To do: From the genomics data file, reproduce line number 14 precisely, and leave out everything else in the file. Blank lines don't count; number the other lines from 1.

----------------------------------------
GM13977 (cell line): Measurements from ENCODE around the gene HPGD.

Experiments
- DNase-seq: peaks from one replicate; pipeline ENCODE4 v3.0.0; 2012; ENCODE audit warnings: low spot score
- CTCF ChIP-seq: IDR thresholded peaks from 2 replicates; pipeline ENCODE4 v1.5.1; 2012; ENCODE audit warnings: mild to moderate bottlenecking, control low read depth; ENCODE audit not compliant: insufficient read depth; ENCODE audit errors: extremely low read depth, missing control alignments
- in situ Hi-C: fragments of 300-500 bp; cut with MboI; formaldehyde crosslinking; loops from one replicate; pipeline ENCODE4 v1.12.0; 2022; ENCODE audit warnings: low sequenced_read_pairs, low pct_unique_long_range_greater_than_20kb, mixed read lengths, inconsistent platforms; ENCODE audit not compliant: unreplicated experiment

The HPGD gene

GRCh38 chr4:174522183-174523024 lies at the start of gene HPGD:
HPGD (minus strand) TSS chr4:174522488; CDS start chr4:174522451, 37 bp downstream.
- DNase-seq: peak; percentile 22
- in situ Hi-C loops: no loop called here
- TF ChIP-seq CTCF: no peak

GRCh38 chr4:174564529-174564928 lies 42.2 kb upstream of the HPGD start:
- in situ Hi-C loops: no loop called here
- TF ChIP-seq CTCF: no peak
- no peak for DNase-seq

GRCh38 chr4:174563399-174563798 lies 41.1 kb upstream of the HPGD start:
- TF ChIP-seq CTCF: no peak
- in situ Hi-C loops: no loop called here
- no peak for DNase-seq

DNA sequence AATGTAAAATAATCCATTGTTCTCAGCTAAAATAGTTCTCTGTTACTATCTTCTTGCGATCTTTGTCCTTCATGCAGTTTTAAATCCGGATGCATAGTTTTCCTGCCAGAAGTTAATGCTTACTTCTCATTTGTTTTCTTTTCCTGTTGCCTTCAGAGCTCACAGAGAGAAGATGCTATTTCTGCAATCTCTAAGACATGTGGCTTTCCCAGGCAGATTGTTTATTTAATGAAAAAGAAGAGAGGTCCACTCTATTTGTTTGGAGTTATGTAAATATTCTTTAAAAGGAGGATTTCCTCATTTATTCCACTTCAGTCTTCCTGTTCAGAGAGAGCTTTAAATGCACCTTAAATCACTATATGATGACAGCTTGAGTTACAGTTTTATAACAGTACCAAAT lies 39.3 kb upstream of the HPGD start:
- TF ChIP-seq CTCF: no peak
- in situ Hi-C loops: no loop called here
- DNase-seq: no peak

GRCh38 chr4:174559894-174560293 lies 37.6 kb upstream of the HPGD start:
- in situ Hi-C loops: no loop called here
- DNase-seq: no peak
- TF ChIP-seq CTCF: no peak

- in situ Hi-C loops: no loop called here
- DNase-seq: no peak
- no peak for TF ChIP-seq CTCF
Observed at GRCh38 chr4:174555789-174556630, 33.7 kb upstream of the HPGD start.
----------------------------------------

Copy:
- TF ChIP-seq CTCF: no peak